#3 Reflection: Palestine through the sense doors—smelling and tasting

Standing on the terrace of Yasser’s apartment I smell the aroma of food being prepared below—the spices and meats of traditional Palestinian cooking. Depending on the direction of the wind, the smells are more or less intense, and they become mixed with the smell of burning trash nearby.

Lama, Yasser’s niece, invites us to dinner—her four children greet us, at first with a reserved curiosity, but after we learn their names (and clumsily attempt to pronounce their Arabic names correctly: Dania, Carmel, Alama, Ahmad, Kenda) and ask them questions about school—their favorite subjects and activities—they relax and smile and talk with us in English far better spoken than we will likely ever be able to speak in Arabic. The table is set and a feast is served of chicken and potatoes roasted with olive oil and sumac and other spices; a chicken in a creamy sauce, and meatballs prepared with a mixture of spices traditionally used in Palestinian cooking; green salad; and rice with roasted almonds and vegetables. My taste buds receive the stimulation and my mind responds in the affirmative: “Yes—I like the taste of all of this! More, please!” The tastes experienced continue to please even while the body’s message—“Stop…enough already!” — is felt more and more. Arabic coffee, dark roasted and spiced with cardamom, is served along with a chocolate covered, chocolate mousse filled cake. While my body is full from an excess of food (and I’m not feeling so well), my heart is full in a different way– Lama’s love and her generosity are conditions that contribute to the arising of joy I am feeling in my mind, body, heart.

It’s early morning and I wait for Yasser to pick me up and take me to the bus station in West Jerusalem that will take me to Tel Aviv for a meeting with Buddhists in Israel (more about this later.) The sky is clear and the breeze is steady and cool—a pleasant sensation on my skin. I watch children walking, on their way to school, and many cars pass by with families and individuals heading somewhere. Dust clouds form and move into the air as tires make traction on the unpaved street. The trash pile (plastic bags, cardboard boxes, food waste, broken glass, aluminum cans) has become larger since we arrived in the neighborhood, and it has become more unpleasant—the sour smell of spoiled meat, feral cats eating from the trash, wind blowing the lighter trash around in the empty lot. Yasser said the town would be coming to take it away—but they haven’t arrived yet. Such a contrast to the neatness and cleanliness inside the apartments I’ve visited in this same area.

I see a well-dressed man leave his apartment across the street from where I am standing—he opens, then enters his garage, on the ground level of the apartment building, and when he backs his car out he is in a dusty, but otherwise very nice BMW. So close to the trash that all I need to do is turn my head slightly to see it. And, the continuing wafting of sour, spoiled meat. There is not adequate money available to the municipality here (and throughout Palestine) for necessary equipment or a proper facility for waste disposal and management. Sadly, this is another consequence of occupation and the restrictions Israel imposes on the people of Palestine.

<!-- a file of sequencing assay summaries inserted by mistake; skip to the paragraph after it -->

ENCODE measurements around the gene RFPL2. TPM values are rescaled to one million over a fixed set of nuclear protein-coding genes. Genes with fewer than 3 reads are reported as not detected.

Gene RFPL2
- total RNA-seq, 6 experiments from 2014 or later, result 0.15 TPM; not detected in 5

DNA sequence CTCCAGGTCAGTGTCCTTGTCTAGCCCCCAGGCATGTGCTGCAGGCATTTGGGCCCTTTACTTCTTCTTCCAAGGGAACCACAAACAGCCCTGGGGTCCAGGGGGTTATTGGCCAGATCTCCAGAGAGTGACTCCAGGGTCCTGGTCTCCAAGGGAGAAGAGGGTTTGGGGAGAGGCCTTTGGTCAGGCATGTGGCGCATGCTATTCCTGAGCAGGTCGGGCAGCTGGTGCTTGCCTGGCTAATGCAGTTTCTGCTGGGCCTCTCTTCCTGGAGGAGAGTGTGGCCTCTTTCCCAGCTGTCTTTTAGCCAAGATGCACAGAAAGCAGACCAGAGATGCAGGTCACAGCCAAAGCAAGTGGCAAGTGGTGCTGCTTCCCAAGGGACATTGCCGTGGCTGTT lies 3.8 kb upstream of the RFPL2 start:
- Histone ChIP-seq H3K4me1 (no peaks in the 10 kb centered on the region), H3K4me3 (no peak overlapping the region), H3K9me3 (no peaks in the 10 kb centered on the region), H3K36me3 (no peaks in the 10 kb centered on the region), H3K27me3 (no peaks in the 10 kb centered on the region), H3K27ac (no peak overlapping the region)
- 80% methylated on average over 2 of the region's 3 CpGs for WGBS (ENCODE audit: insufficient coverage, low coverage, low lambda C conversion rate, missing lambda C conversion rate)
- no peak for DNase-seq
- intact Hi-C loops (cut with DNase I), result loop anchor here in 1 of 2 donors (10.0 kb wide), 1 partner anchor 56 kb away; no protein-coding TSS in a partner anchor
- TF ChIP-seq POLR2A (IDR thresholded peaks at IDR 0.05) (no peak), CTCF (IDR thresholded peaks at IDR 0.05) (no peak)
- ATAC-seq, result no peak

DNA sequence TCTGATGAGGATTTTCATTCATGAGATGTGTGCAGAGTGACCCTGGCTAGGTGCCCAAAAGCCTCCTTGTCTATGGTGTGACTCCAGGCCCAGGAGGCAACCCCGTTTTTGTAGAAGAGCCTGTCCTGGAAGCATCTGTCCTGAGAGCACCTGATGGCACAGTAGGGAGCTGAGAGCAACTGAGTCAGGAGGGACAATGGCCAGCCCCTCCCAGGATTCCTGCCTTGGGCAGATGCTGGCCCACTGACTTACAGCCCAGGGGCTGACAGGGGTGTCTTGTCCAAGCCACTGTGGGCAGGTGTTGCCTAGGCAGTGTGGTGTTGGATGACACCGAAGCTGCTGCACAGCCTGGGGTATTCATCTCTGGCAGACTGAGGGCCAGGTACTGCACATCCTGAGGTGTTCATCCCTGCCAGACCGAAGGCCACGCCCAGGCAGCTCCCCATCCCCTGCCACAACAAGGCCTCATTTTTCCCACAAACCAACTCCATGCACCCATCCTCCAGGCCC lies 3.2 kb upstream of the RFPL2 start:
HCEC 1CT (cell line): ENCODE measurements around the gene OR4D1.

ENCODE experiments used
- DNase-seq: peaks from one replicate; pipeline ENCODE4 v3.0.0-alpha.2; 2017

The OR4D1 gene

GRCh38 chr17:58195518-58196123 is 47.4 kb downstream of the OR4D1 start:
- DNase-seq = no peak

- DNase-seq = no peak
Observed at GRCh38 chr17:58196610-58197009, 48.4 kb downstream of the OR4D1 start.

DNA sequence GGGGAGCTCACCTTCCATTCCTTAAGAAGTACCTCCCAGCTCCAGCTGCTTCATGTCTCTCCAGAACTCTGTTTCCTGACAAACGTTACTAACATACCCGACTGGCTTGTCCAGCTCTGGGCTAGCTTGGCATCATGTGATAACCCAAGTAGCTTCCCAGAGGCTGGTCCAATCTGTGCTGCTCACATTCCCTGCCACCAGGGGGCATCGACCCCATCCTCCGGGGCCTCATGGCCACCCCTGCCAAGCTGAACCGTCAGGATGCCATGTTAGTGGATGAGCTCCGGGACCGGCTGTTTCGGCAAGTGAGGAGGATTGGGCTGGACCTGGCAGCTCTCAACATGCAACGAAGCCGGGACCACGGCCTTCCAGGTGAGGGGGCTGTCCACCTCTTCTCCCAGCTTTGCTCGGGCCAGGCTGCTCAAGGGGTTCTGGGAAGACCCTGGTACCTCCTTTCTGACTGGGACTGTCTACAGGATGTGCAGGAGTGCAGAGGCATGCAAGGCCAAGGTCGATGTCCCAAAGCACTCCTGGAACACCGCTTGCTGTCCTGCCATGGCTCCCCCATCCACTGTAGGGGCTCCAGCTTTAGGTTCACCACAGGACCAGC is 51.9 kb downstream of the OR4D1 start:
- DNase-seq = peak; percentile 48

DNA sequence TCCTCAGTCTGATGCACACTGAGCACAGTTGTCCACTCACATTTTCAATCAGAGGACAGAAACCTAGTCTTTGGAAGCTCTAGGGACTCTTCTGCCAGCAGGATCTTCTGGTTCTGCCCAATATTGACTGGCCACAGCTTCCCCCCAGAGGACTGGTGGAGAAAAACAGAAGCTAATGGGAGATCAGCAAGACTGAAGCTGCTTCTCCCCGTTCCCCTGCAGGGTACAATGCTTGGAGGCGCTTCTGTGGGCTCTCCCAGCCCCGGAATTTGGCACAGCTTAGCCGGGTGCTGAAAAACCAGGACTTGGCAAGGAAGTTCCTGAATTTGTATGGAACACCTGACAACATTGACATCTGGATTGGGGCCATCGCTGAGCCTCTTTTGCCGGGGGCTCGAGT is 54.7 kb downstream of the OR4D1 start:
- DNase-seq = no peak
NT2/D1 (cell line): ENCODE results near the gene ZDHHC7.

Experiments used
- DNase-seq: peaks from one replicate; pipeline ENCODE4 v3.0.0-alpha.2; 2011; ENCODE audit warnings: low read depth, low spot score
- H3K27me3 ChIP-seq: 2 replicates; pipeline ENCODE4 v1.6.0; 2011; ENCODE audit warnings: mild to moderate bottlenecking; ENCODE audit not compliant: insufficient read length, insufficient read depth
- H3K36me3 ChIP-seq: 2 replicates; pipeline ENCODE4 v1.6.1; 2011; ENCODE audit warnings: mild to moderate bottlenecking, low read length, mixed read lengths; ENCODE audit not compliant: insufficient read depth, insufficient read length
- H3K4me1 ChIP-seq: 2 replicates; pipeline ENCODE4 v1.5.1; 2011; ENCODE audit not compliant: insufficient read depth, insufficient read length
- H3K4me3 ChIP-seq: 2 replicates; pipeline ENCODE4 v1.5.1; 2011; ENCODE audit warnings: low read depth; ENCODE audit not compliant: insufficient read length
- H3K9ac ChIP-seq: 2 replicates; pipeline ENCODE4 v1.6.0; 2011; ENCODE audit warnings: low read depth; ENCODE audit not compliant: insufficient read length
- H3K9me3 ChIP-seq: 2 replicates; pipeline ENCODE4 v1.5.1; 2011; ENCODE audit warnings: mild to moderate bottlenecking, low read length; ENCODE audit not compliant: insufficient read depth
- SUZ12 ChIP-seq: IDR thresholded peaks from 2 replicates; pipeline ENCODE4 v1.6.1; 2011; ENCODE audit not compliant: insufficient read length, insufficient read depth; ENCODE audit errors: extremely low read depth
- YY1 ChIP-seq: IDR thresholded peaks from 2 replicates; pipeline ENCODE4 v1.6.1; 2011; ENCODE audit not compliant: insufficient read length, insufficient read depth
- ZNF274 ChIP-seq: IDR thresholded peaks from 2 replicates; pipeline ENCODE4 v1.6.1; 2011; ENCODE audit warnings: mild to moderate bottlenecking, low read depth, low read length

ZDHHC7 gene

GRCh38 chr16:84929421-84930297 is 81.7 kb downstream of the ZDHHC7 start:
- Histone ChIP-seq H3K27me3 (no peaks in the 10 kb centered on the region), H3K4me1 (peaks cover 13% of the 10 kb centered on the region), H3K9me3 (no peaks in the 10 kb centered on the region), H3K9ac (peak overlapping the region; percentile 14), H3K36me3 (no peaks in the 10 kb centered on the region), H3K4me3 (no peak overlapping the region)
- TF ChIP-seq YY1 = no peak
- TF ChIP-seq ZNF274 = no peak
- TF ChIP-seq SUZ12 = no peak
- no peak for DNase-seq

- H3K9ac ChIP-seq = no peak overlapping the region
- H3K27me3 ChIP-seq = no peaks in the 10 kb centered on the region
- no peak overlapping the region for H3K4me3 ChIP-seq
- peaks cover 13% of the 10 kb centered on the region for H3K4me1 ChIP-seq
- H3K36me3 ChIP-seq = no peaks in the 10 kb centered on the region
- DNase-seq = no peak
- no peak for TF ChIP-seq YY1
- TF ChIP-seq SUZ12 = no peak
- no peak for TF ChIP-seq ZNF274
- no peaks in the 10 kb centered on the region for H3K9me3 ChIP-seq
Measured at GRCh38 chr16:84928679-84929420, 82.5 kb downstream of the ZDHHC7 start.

As the week unfolds, I will experience pleasant and unpleasant sensations and joy alongside of deep sorrow as our journey takes us deeper into Palestine and the lives of the Palestinian people.


#2 Reflection: Palestine through the sense doors—hearing and seeing (part one)

We are living in the top floor (6th) apartment belonging to our friend, Yasser, in a section of East Jerusalem known as Aram, a suburb of Beit Hanina. The apartment is situated on the highest point in the area, so the view is unobstructed—Jerusalem to the left, Ramallah slightly to the right. From the airport in Tel Aviv it is about a 45 minute drive. Bleached blue sky; bright white buildings; dusty dark green of trees, shrubs and the sparse smattering of grasses; and the light tan to white of sand, rocks, concrete and dried out branches of palm trees and grass.  Here and there are flowers—what look like yellow mustard and Queen Anne’s lace growing wild, and the various shades of pinks and reds of cultivated flowering bushes and flowers I don’t know the names of. Neat, trimmed, well organized, lovely to my eyes.

It is very clear where the boundaries are between Israel and Palestine, whether official and legally defined or illegal (settlements and outposts). Israel has the privilege of watered landscapes and well-financed infrastructure and public services, while Palestine does not. So, in East Jerusalem and the West Bank, it is drier, dustier, trash-cluttered; many of the streets and roads are dirt, stones and rubble, narrow with potholes. Trash is burned in large rusty metal containers (dumpsters or barrels) placed along streets of neighborhoods–black smoke indicating the locations.

I stand on the terrace outside Yasser’s apartment and look over the neighborhood all the way to Jerusalem and Ramallah. Children are playing below—kicking a ball, chasing after one another, boys throwing rocks at a target they’ve constructed with rusted barrels and plastic bottles. I hear their voices, familiar child voices—yelling, laughing, high child voices, excited and playful. I also hear birds chirping, the distant sounds of cars nearby, and the wind. The Islāmic “call to prayer” –the voices of men (imams—Islamic worship leaders), song-like, reciting sections of the Koran– can be heard from minarets in various places around the area. There is a kind of sound-around effect—sometimes nearly synchronized, sometimes like a call and response—exotic to my ears that are unfamiliar with the Arabic language.   In the distance, I hear the sound of a siren.